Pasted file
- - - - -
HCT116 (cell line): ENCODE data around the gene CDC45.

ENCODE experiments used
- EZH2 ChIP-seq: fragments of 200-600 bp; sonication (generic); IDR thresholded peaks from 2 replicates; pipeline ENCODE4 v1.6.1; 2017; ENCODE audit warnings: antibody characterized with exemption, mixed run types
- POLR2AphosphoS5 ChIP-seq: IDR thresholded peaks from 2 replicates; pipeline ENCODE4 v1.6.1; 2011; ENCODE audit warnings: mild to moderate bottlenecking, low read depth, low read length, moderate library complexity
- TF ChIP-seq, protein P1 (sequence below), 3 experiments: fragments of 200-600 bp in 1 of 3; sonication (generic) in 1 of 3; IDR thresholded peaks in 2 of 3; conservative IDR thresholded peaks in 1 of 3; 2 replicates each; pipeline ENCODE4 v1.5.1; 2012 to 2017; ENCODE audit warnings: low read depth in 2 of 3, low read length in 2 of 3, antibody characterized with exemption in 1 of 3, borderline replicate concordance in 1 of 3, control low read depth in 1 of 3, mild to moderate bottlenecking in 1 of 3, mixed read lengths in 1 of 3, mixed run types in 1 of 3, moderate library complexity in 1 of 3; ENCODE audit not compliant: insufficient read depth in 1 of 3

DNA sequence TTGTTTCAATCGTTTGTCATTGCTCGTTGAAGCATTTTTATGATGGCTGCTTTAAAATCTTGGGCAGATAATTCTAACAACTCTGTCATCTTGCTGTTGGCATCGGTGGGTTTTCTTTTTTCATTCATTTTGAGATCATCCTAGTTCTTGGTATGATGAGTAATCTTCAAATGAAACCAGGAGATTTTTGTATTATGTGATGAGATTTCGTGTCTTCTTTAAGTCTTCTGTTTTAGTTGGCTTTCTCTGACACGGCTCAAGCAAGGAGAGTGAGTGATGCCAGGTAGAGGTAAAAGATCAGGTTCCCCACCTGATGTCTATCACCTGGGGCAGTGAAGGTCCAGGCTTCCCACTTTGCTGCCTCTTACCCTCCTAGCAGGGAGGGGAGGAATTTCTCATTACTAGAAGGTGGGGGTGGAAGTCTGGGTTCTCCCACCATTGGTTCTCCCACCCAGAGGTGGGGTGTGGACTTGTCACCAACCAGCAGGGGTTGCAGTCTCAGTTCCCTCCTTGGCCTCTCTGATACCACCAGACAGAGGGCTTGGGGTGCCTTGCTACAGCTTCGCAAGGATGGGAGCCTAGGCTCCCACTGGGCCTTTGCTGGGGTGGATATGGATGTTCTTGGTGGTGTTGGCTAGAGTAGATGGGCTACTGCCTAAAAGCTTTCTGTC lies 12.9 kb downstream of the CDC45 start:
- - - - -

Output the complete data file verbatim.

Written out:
HCT116 (cell line): ENCODE data around the gene CDC45.

ENCODE experiments used
- EZH2 ChIP-seq: fragments of 200-600 bp; sonication (generic); IDR thresholded peaks from 2 replicates; pipeline ENCODE4 v1.6.1; 2017; ENCODE audit warnings: antibody characterized with exemption, mixed run types
- POLR2AphosphoS5 ChIP-seq: IDR thresholded peaks from 2 replicates; pipeline ENCODE4 v1.6.1; 2011; ENCODE audit warnings: mild to moderate bottlenecking, low read depth, low read length, moderate library complexity
- TF ChIP-seq, protein P1 (sequence below), 3 experiments: fragments of 200-600 bp in 1 of 3; sonication (generic) in 1 of 3; IDR thresholded peaks in 2 of 3; conservative IDR thresholded peaks in 1 of 3; 2 replicates each; pipeline ENCODE4 v1.5.1; 2012 to 2017; ENCODE audit warnings: low read depth in 2 of 3, low read length in 2 of 3, antibody characterized with exemption in 1 of 3, borderline replicate concordance in 1 of 3, control low read depth in 1 of 3, mild to moderate bottlenecking in 1 of 3, mixed read lengths in 1 of 3, mixed run types in 1 of 3, moderate library complexity in 1 of 3; ENCODE audit not compliant: insufficient read depth in 1 of 3

DNA sequence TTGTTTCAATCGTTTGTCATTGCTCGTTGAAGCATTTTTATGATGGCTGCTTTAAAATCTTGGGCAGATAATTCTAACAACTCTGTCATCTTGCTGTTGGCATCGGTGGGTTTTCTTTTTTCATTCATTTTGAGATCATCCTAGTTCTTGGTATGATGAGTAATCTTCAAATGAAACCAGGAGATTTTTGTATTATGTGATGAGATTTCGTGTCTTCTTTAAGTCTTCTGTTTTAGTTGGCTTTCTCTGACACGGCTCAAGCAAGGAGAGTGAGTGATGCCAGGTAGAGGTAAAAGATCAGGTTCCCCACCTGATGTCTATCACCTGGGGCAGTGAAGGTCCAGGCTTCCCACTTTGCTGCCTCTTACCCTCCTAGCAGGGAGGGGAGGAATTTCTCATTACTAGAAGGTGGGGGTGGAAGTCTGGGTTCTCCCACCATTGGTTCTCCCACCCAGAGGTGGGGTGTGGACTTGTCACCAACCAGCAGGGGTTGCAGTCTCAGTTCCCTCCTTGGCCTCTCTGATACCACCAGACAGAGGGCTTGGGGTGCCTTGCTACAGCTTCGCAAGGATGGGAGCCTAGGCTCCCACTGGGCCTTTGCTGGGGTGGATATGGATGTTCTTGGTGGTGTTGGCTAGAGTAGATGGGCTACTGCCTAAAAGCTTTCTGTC lies 12.9 kb downstream of the CDC45 start: